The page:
To understand this shift, it is illuminating to go back to the eighteenth-century Enlightenment and the political revolutions associated with it. It was the thinkers of the Enlightenment who first developed the modern concepts of equality and humanity (5). Jean-Jacques Rousseau famously wrote in The Social Contract (1762) that: ‘Man is born free; and everywhere he is in chains.’ Rousseau thought there was a natural human equality that was only thwarted by an unequal society. Similarly, Condorcet argued that ‘the final end of the social art’ would be ‘real equality’ – ‘the abolition of inequality between nations’ and ‘the progress of equality within each nation’. This progress would ultimately lead to ‘the true perfection of mankind’ (6).
Such ideas were embodied into the political revolutions of the time. America’s Declaration of Independence (1776) stated: ‘We hold these truths to be self-evident, that all men are created equal.’ The slogan of the French Revolution of 1789 was even more emphatic: ‘Liberté, égalité, fraternité, ou la mort!’ (Freedom, equality, fraternity, or death!) This phrase clearly linked the struggle for equality with a broader fight for freedom and a common humanity. Whoever coined the slogan left no doubt about the importance of equality or its link to the battle to realise the human potential.
The French Revolution was particularly important as it defined the concepts of left and right for the next two centuries. Originally the terms derived from the seating arrangements in the French legislative assembly, with royalists on the right and radicals on the left. Over time the left took on a more general meaning of those who favoured equality and freedom while the right upheld the established order. In the 200 years that followed, the left had many variants, including those who favoured gradual change and those who proposed violent revolution. But all had in common a belief in striving for equality as a way of achieving a better life for all.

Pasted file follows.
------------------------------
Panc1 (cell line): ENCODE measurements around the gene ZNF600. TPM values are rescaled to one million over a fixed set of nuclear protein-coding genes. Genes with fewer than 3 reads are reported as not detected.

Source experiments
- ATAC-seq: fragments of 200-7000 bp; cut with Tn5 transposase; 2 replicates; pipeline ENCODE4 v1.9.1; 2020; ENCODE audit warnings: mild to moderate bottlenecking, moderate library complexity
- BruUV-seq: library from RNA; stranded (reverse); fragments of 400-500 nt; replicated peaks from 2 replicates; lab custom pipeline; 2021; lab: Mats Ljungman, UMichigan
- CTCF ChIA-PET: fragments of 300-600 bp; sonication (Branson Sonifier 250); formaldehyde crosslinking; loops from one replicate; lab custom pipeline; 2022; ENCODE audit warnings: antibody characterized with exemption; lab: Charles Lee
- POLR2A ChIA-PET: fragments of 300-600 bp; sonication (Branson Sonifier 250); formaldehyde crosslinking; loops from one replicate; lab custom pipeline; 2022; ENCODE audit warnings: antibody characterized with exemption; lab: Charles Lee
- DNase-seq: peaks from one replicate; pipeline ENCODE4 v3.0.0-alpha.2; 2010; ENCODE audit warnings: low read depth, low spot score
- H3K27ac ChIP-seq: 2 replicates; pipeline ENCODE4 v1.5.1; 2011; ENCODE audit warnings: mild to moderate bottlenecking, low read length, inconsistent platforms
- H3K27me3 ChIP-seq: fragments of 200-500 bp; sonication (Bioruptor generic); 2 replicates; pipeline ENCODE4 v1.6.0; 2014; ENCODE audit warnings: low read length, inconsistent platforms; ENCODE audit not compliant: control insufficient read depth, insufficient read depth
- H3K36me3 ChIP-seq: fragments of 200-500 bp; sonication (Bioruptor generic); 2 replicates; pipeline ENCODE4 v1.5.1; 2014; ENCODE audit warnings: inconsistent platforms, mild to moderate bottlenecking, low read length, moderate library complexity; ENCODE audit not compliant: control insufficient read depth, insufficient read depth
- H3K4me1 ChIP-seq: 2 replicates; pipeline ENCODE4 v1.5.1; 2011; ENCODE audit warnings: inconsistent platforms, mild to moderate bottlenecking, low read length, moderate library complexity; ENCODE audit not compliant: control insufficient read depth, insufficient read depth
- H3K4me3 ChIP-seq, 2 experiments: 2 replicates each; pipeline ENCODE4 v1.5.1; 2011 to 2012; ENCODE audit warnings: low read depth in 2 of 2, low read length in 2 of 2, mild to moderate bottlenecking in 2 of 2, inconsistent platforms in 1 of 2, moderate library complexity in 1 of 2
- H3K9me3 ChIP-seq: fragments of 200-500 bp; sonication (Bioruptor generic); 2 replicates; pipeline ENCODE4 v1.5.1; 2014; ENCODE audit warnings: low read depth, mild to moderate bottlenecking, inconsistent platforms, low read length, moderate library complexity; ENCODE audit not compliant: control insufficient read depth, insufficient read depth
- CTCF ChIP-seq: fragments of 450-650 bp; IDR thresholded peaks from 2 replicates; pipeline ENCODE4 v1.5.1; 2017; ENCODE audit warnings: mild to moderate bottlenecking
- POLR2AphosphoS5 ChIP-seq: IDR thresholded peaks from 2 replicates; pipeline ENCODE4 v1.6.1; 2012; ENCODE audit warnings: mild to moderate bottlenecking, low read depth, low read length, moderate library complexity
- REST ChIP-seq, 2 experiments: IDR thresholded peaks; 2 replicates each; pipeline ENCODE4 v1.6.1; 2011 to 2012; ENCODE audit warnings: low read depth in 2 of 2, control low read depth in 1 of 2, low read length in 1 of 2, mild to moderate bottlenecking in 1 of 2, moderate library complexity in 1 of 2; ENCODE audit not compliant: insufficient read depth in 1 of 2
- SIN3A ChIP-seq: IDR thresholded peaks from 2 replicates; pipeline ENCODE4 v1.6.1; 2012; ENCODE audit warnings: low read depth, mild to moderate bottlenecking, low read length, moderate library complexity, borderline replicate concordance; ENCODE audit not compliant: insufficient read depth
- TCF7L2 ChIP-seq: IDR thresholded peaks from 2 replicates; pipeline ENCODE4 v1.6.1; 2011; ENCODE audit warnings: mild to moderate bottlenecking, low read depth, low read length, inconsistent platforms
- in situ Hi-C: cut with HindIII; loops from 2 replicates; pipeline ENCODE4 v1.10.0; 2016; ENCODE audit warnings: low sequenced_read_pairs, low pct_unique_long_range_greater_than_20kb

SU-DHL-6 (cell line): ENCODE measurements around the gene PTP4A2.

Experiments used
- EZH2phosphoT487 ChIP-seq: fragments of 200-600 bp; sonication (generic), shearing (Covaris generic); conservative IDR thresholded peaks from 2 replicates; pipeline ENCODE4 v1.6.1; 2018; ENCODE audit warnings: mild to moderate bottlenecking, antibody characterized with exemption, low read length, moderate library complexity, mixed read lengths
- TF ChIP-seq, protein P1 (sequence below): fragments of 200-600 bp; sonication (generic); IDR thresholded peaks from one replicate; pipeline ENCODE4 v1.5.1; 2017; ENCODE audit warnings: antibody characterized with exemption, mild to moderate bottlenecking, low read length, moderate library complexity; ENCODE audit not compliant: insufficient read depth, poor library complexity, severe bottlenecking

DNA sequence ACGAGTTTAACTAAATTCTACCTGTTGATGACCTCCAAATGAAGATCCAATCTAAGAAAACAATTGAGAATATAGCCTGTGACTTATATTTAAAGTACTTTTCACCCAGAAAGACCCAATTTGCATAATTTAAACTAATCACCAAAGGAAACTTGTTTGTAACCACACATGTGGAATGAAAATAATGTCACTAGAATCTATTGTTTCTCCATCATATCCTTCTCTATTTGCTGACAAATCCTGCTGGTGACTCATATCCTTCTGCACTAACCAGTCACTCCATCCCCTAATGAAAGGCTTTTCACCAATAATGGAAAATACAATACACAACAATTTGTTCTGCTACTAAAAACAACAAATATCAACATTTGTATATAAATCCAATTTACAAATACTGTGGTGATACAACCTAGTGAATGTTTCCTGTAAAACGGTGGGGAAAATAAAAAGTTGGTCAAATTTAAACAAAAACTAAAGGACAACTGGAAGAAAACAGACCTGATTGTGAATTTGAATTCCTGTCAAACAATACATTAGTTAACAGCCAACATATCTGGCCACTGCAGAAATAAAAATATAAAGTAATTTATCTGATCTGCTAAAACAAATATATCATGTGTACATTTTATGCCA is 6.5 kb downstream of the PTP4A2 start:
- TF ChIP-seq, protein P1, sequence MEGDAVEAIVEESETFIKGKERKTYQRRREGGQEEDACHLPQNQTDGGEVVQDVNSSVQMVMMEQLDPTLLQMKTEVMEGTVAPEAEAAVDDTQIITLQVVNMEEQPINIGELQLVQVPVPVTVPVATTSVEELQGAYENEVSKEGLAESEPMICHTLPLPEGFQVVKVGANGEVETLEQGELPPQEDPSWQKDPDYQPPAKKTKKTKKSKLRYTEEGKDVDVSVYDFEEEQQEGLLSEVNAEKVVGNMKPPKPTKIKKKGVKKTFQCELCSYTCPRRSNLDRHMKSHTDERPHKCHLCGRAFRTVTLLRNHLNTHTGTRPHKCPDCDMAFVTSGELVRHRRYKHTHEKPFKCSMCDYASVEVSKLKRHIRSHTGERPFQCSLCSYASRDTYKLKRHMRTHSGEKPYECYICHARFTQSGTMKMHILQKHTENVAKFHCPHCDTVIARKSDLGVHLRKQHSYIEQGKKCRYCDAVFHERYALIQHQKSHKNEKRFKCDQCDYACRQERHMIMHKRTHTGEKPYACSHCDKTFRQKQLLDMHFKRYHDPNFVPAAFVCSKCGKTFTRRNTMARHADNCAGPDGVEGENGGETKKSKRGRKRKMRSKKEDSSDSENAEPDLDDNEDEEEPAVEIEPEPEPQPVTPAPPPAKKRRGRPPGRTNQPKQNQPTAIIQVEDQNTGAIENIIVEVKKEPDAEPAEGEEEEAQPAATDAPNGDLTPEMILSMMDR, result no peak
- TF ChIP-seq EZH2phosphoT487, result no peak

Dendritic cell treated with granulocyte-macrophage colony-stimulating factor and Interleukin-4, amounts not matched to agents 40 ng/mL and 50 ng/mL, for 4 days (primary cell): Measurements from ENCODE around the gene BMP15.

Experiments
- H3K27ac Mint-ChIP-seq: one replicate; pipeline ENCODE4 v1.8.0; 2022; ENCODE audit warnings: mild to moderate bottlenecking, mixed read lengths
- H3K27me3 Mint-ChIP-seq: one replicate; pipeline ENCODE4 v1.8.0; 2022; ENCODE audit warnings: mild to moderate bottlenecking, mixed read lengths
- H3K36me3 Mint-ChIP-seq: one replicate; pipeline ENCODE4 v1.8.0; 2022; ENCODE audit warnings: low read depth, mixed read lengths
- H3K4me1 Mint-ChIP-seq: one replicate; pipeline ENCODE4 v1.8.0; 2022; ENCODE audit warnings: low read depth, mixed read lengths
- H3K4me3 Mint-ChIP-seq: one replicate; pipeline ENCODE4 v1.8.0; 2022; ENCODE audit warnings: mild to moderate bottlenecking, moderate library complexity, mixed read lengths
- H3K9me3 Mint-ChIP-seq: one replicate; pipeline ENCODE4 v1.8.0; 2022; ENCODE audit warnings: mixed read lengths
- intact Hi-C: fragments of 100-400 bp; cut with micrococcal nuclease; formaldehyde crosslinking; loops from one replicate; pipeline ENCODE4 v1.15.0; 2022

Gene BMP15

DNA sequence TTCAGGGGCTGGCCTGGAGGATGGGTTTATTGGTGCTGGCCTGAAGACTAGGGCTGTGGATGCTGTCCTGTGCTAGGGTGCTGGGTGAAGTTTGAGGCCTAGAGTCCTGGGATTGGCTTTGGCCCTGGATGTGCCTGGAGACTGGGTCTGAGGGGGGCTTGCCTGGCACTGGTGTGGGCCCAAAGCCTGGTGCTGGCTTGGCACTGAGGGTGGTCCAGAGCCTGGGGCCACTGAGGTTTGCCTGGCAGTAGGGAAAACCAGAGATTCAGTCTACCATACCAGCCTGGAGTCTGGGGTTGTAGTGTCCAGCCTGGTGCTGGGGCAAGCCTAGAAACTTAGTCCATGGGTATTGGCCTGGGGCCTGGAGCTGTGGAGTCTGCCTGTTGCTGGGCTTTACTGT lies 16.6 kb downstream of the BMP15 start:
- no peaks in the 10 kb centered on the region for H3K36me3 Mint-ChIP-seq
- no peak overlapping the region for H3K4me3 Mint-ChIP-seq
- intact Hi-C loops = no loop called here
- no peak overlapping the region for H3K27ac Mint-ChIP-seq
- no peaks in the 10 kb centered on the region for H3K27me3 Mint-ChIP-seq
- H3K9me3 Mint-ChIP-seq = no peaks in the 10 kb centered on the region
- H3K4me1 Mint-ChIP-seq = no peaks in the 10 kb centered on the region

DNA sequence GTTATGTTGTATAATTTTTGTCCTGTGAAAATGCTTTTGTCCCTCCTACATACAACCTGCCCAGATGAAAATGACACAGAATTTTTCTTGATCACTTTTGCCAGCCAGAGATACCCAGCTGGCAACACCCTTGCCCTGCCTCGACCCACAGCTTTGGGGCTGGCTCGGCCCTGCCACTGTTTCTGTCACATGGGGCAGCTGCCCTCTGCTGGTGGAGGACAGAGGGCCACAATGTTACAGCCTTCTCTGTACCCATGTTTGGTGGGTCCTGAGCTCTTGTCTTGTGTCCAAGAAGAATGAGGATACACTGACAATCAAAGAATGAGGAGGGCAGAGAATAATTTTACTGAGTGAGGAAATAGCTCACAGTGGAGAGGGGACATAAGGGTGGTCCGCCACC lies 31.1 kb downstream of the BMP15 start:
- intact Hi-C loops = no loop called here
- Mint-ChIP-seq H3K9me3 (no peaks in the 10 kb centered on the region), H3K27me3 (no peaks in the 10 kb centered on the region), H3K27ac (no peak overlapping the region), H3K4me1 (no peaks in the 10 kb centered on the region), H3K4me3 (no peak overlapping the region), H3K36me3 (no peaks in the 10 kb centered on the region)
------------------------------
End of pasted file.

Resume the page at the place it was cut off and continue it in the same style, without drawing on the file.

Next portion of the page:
With the benefit of hindsight it is easy to see the shortcoming and inconsistencies of many of those who advocated equality. For example, slavery existed in America for almost a century after the Declaration of Independence. Women did not achieve universal suffrage in most countries until the early twentieth century. Both Britain and France maintained widespread empires until the mid-twentieth century. And often there were huge inequalities in wealth despite a professed belief in equality.
Despite these limitations, the widespread support for equality was extremely important. It was a way for those on the left to show their belief in the human potential. The mass of society was seen as capable of living better than it had achieved at any given time.
Since the end of the Cold War in 1989 a pervasive pessimism has set in. This mood did not come about simply as a result of the demise of the Soviet bloc. It represented the outcome of a combination of setbacks for the left, including the Great Depression, fascism, two World Wars and the Holocaust. But it was the experience of the late 1980s that, at least for the time being, seemed to indicate it was not possible to transform the world for the better. As Living Marxism, a magazine then edited by spiked editor Mick Hume, noted in December 1990: ‘The left, as a force that represents something in society, no longer exists.’ (7)